Crossfire: All Blooker Prize Winners Are Amateurs

I came across a post two days ago in the blogosphere (specifically, posted in Vox and found here), and it started me thinking as well drafting a response in this blog.

Ed-infinitum’s post is an answer to the question: Do you think that ‘blooker’ prize winners would have won the ‘Booker’ prize? If not, why?

His post is a remarkably well thought out affair, with references to the articles that may or may not have sparked off his reasoning. It took me two days before I started writing this reply, because, well, it requires some thinking.

Ed-infinitum’s post is in essence saying: no, Blooker prize winners cannot win the Booker prize, simply because blooks are part of the Blogosphere – an ‘amateur medium‘. So what the Blooker prize does is to award the best of the amateurs, and creates a category of what he calls ‘professional amateurs’ who do not aspire to be ‘intellectuals’.

“Blooks are the new books, a hybrid literary form at the cutting edge of both literature and technology,” said Bob Young, founder of self-publishing site Lulu which organised and sponsored the prize.

What Bob Young actually means is that ”˜blooks’ are ”˜a hybrid literary form at the cutting edge of’ non-upper (intellectual) class literature. How, pray tell, can the ”˜intimate diary of a prostitute’, or a ”˜guide to ’s best greasy spoon cafes’, or ”˜misadventures in the kitchen’ be considered to be located on the ”˜cutting-edge of literature’? How do they compare with, for instance, Evelyn Waugh, Virginia Woolf, Ngugi wa thiong’o, Rousseau, Marx, J.S. Mill, Marcuse, and so on?

He sums up by saying that the best kind of awards spurs nominees along a ‘vertical development path’, to make them be the best they can possibly be, and to break past the barrier that separates amateurs and professionals.

Now, what he proposes may be elitist in its stance, but I can’t discount the fact that he is right, and he’s not the only one who has made such an observation. In a ZDnet article entitiled Reflections On The First Decade Of Blogging Dan Farber quotes Andrew Keen’s new book The Cult of the Amateur:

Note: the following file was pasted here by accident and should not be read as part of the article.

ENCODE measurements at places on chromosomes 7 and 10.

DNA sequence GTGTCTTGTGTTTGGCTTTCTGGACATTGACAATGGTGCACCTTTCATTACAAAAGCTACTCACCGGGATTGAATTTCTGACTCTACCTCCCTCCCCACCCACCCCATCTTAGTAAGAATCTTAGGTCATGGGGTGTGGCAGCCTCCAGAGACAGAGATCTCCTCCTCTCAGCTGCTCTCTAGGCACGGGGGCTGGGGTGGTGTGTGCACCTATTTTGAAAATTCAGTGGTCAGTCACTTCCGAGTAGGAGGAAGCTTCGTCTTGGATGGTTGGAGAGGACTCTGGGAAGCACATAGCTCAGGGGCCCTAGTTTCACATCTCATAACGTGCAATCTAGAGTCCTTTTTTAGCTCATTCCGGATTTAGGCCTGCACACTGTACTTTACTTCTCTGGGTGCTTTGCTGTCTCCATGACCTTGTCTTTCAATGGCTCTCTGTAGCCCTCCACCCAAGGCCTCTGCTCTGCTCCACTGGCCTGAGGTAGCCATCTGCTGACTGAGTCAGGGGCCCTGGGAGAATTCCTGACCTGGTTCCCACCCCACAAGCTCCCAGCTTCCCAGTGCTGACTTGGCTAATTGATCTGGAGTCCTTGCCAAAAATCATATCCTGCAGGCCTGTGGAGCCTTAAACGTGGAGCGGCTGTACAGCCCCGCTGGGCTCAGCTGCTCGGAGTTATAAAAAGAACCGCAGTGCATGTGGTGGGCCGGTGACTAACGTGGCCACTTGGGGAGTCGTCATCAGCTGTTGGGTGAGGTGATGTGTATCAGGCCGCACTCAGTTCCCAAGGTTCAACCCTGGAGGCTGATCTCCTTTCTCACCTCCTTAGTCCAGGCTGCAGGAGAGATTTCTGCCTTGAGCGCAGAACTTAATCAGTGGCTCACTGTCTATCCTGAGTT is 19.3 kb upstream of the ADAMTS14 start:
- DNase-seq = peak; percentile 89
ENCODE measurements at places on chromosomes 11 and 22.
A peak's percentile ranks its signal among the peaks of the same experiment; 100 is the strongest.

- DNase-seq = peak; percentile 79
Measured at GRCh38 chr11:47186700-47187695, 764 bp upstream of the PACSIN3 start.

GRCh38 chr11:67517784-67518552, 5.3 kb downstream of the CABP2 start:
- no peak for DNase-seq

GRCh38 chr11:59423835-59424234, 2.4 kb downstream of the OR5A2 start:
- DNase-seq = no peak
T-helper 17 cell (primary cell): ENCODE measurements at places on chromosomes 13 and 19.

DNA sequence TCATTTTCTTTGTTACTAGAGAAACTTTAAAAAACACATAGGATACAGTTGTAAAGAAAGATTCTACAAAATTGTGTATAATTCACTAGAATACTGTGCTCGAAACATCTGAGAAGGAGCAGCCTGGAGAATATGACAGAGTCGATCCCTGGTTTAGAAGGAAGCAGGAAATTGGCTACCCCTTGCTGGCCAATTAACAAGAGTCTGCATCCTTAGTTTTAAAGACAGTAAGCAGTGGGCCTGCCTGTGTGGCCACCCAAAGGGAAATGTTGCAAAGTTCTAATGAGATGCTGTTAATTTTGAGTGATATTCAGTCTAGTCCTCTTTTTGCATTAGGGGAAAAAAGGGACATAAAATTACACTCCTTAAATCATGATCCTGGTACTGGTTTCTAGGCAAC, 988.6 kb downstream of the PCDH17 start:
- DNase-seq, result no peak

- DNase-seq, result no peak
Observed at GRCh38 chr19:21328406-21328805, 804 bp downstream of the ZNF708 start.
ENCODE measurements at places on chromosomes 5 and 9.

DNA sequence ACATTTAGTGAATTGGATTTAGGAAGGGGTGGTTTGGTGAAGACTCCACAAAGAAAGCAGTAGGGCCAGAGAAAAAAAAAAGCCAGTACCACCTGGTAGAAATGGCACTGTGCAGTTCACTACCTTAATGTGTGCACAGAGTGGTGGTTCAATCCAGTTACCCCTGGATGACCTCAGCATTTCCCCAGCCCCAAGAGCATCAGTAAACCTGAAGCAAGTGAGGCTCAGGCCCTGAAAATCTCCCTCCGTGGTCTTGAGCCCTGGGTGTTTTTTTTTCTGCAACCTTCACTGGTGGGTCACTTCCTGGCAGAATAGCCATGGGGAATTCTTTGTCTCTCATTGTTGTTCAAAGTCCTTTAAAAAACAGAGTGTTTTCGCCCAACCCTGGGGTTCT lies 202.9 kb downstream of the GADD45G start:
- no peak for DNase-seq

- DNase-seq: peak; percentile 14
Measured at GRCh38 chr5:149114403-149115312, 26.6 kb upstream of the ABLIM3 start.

instead of creating masterpieces, these millions and millions of exuberant monkeys [Internet users]”“many with no more talent in the creative arts than our primate cousins”“are creating an endless digital forest of mediocrity.

Yes, it may sound offending, especially to you and me, mere mortals on the internet.

But there lies my counter argument against Ed-Infinitum’s post. The blogosphere is new, it is raw, and it can be described as The Madding Crowd. Using it as a medium to publish books (blooks) is still very much experimental.

But who is to say that the next Hemingway or the next Faulkner would not have online origins? The internet is ‘social’ and is getting more and more ingrained into our daily lives. I’ll be willing to bet that in a few years most of us will feel like we’ve had a lobotomy the instant we go offline, and that means the most of the next wave of ‘professionals’, no matter how elitist that sounds, will have an online presence of some kind.

What we’re seeing now is chaos as the sheer amount of content is generated by the madding crowd. But some of these very people are scientists and artists and intellectuals in their own fields, who are early adopters. Over time better techniques and technologies (the next Google, perhaps?) will emerge, and will allow us to find quality literature that we want to read, by people who aren’t ‘monkeys’.

Of course, the other way to go about this argument is that the very nature of writing on the web will change our literature – since the writing the masses enjoy reading off the screen is in ‘bite sized pieces’, as I’ve said in my post on Why You Will Never Read Fiction Online. But that requires predicting the future, and I’m not going to try my hand at that.

The Blooker prize is very much the product of an internet that is still coming to grips with itself. Whoever expected user generated content and social media to explode into the limelight, changing the way we interact and network? Nobody. So what the Blooker prize is doing is not so much encouraging a culture of stagnant amateurism, but to take the best of what is out there on the internet, which isn’t much at the moment.

At the moment we’re having a bad ‘signal to noise ratio’ on content generated to content consumed. At the moment we’re not sure of the possibilities the web has in store for us. But beyond the moment, I won’t be at all surprised if the content passing through hands of the Blooker judges will be of the same standard as those passing through the hands of the Booker.

It’s all just a matter of time.

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Category: Meta · Publishing · Writing · Writing Web Fiction